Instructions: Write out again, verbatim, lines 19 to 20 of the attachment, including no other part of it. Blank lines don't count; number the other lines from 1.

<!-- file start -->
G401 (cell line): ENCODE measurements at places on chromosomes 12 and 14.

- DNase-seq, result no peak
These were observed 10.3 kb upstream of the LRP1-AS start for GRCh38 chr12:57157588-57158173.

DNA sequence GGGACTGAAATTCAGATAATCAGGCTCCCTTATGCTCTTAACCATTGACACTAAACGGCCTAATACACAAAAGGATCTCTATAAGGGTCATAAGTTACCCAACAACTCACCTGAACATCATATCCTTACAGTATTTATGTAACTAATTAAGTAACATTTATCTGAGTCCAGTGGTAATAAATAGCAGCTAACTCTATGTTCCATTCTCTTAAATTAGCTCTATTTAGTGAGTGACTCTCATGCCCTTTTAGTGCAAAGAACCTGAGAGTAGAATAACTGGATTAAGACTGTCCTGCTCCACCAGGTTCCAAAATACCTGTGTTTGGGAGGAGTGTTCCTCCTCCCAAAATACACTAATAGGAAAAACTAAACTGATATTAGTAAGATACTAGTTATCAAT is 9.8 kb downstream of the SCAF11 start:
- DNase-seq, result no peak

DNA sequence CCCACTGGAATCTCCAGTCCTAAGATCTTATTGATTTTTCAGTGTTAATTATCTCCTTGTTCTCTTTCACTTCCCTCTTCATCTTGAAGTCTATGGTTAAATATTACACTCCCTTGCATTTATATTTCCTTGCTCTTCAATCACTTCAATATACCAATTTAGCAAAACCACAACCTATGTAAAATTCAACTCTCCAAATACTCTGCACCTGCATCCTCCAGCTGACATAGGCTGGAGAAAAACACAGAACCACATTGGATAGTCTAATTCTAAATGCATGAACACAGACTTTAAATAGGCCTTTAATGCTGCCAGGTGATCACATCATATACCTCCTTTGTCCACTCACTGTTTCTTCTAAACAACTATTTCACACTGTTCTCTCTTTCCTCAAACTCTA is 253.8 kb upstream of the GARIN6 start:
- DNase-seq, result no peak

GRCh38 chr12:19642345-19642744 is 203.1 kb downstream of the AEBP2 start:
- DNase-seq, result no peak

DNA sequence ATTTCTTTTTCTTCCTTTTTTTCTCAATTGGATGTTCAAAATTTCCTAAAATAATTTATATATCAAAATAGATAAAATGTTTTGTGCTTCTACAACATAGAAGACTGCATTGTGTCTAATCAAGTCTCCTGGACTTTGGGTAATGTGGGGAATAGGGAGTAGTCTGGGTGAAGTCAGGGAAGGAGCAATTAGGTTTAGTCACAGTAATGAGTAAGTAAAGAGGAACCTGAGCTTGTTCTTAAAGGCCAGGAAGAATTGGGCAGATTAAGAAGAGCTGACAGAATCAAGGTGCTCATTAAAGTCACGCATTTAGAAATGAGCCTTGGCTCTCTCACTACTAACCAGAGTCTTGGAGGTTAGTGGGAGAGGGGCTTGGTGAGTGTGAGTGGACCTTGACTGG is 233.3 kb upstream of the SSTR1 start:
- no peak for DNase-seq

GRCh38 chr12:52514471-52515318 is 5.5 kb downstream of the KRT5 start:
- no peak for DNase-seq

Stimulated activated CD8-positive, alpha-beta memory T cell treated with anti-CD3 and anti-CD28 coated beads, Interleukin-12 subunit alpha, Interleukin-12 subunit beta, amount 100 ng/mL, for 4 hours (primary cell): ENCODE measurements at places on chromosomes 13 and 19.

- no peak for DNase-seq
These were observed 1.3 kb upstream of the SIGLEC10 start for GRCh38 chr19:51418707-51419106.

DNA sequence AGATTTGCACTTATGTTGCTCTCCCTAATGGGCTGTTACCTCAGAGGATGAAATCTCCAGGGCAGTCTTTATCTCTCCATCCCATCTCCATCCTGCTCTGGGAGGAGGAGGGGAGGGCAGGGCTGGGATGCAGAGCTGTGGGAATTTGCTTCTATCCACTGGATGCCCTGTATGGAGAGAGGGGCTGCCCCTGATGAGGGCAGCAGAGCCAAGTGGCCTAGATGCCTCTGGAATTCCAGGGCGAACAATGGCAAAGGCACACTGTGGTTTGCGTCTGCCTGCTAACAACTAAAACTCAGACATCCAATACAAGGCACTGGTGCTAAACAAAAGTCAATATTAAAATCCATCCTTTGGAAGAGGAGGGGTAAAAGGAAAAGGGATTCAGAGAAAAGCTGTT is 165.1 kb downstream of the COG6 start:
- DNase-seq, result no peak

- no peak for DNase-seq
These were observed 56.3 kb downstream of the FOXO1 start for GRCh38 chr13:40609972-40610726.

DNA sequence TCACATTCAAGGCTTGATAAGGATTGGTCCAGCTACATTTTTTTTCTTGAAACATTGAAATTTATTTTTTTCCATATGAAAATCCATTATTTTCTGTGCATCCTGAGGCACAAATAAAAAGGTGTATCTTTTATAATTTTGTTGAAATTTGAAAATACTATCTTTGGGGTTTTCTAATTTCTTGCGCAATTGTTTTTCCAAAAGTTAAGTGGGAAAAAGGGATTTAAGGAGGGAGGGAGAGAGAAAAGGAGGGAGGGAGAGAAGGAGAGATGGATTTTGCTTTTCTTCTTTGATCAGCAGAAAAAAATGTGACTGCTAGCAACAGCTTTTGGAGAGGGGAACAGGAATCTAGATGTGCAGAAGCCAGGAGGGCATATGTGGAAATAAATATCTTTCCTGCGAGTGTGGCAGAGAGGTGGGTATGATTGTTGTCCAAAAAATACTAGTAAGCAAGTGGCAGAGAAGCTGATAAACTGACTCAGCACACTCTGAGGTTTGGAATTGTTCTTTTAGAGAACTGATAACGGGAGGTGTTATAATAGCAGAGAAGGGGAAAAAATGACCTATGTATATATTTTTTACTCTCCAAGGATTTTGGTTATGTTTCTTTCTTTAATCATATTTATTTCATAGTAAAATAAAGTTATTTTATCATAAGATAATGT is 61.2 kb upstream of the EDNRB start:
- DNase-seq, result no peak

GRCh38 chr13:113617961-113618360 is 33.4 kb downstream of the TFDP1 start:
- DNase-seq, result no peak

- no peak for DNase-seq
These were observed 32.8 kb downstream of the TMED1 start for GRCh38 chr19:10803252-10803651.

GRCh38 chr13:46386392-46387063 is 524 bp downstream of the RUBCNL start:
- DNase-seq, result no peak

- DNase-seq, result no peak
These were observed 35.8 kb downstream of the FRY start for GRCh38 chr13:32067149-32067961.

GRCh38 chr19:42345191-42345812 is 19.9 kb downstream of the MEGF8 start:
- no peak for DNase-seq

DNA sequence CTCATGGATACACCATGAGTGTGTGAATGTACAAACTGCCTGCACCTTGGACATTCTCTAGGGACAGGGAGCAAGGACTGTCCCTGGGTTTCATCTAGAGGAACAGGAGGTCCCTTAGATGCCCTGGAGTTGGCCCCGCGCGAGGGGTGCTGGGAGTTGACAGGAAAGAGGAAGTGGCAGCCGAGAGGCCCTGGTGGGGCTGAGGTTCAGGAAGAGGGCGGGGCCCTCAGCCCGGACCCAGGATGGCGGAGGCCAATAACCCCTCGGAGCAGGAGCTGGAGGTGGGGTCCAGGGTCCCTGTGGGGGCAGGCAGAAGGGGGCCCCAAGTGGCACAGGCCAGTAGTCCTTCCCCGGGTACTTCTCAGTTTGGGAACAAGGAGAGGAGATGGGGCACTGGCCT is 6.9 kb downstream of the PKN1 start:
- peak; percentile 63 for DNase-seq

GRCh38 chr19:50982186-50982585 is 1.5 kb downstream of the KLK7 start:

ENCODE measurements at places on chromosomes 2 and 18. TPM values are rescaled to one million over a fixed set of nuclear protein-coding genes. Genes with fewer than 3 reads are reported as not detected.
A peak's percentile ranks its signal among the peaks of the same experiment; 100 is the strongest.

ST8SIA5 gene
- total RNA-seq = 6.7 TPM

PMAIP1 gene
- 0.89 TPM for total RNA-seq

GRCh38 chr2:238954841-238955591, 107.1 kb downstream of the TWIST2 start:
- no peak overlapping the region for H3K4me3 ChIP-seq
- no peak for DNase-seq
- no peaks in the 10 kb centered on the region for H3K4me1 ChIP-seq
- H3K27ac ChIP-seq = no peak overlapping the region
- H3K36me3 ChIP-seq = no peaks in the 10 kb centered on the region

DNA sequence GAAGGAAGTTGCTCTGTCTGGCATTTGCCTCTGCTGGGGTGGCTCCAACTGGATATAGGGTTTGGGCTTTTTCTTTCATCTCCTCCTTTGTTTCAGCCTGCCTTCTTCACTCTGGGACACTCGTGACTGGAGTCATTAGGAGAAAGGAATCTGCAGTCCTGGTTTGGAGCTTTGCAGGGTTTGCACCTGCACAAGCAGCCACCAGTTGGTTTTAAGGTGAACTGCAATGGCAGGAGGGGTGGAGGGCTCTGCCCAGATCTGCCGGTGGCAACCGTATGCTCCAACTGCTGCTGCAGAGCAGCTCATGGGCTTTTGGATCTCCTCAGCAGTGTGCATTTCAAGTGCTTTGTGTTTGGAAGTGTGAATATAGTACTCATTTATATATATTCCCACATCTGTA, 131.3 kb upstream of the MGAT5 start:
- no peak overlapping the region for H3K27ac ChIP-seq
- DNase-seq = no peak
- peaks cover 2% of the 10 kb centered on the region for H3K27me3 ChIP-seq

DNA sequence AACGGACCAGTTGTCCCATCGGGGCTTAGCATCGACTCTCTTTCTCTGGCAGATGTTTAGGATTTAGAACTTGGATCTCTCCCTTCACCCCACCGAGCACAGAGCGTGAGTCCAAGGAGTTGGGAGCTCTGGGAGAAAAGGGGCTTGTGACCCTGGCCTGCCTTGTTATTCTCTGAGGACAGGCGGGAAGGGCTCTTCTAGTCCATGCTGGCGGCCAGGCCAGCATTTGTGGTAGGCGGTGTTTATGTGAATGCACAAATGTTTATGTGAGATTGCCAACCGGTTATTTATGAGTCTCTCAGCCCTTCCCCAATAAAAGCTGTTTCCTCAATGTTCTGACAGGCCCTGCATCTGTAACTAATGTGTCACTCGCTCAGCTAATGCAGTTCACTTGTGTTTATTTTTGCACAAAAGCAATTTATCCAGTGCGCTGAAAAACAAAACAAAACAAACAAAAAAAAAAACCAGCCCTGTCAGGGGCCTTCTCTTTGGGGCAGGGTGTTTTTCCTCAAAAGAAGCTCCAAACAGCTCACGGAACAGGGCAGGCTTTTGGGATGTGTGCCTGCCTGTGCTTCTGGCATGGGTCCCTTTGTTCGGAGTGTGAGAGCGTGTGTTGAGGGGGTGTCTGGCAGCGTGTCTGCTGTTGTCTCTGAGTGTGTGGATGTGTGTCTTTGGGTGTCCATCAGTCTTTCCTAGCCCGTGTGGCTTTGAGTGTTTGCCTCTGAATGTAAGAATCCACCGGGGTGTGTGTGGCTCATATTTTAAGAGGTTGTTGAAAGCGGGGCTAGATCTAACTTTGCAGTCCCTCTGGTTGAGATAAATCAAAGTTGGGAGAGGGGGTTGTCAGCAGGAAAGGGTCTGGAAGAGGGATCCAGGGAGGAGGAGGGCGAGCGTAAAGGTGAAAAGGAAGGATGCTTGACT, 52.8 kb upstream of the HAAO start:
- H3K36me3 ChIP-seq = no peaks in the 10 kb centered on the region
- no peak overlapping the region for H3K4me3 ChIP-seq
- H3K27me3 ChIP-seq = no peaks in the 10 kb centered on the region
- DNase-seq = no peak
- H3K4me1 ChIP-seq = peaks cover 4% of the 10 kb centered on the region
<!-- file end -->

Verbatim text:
- no peak for DNase-seq
These were observed 56.3 kb downstream of the FOXO1 start for GRCh38 chr13:40609972-40610726.